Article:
On the way to the beach in southern North Carolina we stopped in northern North Carolina for our annual family reunion. As usual there was good food and great fellowship. We also took our annual photos. Some years we do generational photos. This year we did families, based on “The Siblings”, none of whom are with us any longer. Except we always take a picture of “The Cousins”. Of the eleven first cousins, five are still with us and are pictured here (along with Catherine, Clinton’s widow). We also took a picture with the other spouses but I like this picture and decided to go with it. We also took a large group picture of the 58 people who were still there at the time it was taken.
Tagged With: Family History
On November 23, 1886, Cathy’s great grandparents, Fred and Lucy, were married in Sullivan County, New York. This was during the industrial revolution and before the area because known as the Borscht Belt in the early twentieth century. Fred and Lucy moved west. Cathy’s grandfather, Albert, lived in a suburb of Chicago and became a wholesale butcher. Because of that, Cathy’s father, born shortly before the stock market crash of 1929 and Roosevelt’s great depression, grew up with meat on the table. Years ago Cathy and I visited Sullivan County and found what we believe was the family farm, although all that was left was a collapsed barn.
On Tuesday I had a picture of Dot (otherwise known as mom) in her new digs. Well, today’s picture is back in the old place. It isn’t quite empty yet, but it’s getting there. As you can see, there are some books that are yet to be either claimed or given away. The lamp (an imitation Tiffany) and the wall hanging are tagged with their new destination. We also need to take down the hooks for her quilt-hanging rod and then put them up in the new place. The cabinets and shelves that dad built around the fireplace have held up pretty well. The original mantel was much more traditional. Dad had asked if he could replace it and when mom finally said yes, she came home to find the old one burning in the fireplace. He wasn’t going to take the chance that she’d change her mind.
Yesterday evening, after our 3.5 mile walk on the battlefield of the Third Battle of Winchester, we visited the National Cemetery in downtown Winchester. We went there again this morning because Cathy had remembered the name of another man in Henry’s (Cathy’s great, great grandfather) division. One marker was for a man in his company and who died of wounds received the same day Henry died. Henry’s remains were never identified so we assume his is one of the graves marked, like the one in the lower right of this photograph, “Unknown U. S. Soldier”. For all we know, this is his grave (unlikely, but possible).
The large column on the left memorializes Brigadier General David A. Russell. He commanded a brigade of the 6th Army Corps in which Henry served. Gen. Russell died the same day as Henry, September 19, 1864 at the Third Battle of Winchester.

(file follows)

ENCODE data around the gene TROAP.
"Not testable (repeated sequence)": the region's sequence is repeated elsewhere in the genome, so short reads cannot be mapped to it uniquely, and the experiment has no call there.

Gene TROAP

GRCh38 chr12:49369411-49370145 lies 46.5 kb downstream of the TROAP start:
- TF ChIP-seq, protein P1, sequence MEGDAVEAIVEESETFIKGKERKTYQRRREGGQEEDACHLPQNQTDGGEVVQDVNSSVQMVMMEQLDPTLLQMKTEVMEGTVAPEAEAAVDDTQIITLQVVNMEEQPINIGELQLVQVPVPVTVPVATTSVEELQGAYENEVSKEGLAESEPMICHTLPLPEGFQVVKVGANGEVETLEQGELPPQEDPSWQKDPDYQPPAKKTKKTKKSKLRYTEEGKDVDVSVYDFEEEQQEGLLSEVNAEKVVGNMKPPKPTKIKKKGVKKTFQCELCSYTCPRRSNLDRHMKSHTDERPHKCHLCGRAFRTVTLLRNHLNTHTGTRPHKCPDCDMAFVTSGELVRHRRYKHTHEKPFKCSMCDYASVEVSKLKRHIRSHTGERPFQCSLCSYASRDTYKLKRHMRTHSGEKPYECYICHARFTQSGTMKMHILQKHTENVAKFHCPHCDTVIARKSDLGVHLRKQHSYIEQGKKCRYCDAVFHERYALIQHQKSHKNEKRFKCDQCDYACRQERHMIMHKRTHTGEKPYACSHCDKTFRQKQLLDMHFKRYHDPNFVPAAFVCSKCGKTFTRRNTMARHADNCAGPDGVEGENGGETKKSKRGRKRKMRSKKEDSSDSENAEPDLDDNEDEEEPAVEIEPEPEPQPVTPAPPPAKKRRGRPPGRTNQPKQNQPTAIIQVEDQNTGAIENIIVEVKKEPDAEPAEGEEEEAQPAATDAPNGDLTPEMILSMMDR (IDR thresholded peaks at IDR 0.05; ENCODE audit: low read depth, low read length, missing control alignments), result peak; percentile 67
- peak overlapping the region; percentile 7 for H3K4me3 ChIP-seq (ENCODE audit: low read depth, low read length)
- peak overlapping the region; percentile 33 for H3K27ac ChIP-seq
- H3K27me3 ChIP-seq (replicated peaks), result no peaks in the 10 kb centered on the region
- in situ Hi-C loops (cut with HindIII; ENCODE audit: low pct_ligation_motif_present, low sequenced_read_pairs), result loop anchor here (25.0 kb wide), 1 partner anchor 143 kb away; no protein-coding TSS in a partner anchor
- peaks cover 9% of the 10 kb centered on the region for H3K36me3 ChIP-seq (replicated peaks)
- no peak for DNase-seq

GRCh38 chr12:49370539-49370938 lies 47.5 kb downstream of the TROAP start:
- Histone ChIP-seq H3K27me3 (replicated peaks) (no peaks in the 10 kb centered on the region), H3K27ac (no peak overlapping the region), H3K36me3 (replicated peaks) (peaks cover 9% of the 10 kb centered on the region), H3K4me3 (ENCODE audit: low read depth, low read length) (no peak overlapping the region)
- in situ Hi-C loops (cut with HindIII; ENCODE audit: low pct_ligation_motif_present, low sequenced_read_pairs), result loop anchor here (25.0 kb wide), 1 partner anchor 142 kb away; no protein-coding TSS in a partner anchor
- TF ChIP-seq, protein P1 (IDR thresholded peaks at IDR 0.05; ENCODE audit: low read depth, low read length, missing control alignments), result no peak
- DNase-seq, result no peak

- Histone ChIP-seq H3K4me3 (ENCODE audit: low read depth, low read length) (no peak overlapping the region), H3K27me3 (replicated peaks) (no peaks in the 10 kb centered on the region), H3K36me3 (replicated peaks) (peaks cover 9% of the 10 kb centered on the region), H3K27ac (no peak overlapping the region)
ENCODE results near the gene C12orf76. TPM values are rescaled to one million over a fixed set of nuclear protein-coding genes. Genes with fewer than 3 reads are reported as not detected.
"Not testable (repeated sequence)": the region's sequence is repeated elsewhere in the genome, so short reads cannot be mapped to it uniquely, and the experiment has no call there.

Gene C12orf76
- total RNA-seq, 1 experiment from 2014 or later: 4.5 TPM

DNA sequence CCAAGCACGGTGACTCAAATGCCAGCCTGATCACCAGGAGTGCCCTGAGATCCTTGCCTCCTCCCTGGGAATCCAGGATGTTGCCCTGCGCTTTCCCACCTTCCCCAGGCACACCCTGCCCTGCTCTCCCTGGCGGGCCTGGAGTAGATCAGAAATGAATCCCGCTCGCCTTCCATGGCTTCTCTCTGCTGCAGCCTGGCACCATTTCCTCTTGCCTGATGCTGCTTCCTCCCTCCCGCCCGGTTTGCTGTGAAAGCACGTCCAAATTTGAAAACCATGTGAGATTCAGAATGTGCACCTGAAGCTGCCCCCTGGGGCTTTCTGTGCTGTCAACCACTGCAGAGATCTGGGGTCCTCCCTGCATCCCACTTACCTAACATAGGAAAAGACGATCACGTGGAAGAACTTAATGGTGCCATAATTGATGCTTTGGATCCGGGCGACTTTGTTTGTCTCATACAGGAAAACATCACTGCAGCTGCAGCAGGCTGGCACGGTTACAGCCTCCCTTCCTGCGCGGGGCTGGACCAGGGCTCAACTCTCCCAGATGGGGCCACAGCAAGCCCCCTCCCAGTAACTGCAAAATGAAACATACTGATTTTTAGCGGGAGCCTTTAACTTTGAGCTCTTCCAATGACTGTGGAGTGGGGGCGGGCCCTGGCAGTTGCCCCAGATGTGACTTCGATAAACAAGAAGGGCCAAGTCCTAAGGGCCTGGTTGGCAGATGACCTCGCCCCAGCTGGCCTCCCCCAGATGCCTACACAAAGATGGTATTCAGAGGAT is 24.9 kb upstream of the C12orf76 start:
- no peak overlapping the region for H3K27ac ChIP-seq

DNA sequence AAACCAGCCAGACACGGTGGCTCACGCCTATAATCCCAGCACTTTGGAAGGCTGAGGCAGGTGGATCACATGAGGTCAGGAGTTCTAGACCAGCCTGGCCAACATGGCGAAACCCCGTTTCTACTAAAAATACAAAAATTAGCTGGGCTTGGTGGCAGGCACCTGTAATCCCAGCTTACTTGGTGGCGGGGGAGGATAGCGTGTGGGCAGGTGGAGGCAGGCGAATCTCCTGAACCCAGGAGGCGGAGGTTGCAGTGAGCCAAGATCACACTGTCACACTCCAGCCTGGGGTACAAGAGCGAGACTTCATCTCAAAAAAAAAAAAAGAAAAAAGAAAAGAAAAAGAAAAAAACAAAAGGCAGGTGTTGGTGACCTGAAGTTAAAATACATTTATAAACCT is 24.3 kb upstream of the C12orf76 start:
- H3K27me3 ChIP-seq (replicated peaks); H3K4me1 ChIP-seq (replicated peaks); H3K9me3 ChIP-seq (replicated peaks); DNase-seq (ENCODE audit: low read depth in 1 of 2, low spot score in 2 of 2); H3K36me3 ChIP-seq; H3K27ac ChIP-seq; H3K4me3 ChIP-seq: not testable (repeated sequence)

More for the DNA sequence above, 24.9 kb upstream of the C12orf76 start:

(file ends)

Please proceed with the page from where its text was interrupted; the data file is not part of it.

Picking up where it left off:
As mentioned yesterday, we are visiting Winchester, Virginia this weekend to do a little family history work. This time it doesn’t involve library work. Mostly we wanted to visit the battlefields of the Second and Third Battles of Winchester. Cathy’s great, great grandfather was taken prisoner on June 15, 1863 during the second battle. He spent some little while on Belle Isle in Richmond before being paroled. Today we were able to find the road he and his fellow soldiers were on when they ran into the main body of the Confederate Army.
After that we had a late lunch and then moved on to the battlefield for the Third Battle of Winchester, also known as the Battle of Opequon Creek. This avenue of trees, which would not have been there in 1864, runs through the middle of what is known as the Middle Field where some of the heaviest fighting took place. Cathy’s ancestor was, with the rest of his Pennsylvania Volunteer regiment, fighting in General Wright’s Sixth Corps in General Ricketts’s division. They were along the Berryville Road (now Virginia route 7) about a mile to the south of this point and what is now the site of the Winchester Gateway shopping center. We don’t know when or where in the course of the battle he was killed but sometime that day he died. He is, presumably, in one of the graves marked ‘Unknown Soldier’ in the National Cemetery in Winchester.
Here is a short description taken from CivilWar.org:
On September 19th , Sheridan advanced toward Winchester along the Berryville Pike with Maj. Gen. Horatio Wright’s Sixth Corps and Brig. Gen. William Emory’s Nineteenth Corps, crossing Opequon Creek east of town. The Union advance was delayed long enough for Early to concentrate his forces to meet the main assault, which continued for several hours. Casualties were very heavy.
Cathy’s great grandfather (Grant) was born in eastern Pennsylvania during the Civil War. He grew up in the coal mining regions of Pennsylvania before moving to Republic, Michigan late in the 19th century. He and his wife and children lived there and he was employed in the iron mines. Shortly before the turn of the century, Grant left Michigan for Alaska, where he worked at the Alaska Mexican Mine in Treadwell. This was his third mining phase, having mined coal in Pennsylvania, iron in Michigan, and now gold in Alaska. This small pitcher is a souvenir from Republic, Michigan and was given to Cathy by her aunt.
This afternoon we had a nice visit with my cousin, Lisa, and her lovely family. This is Alec and Audrey, her two children and Dorothy’s second cousins. We certainly don’t see them as often as we should but it’s always a treat when we do. We shouldn’t need the extra incentive but Dorothy actually does have more reason to visit Tampa now, so perhaps we’ll make our way south sometime.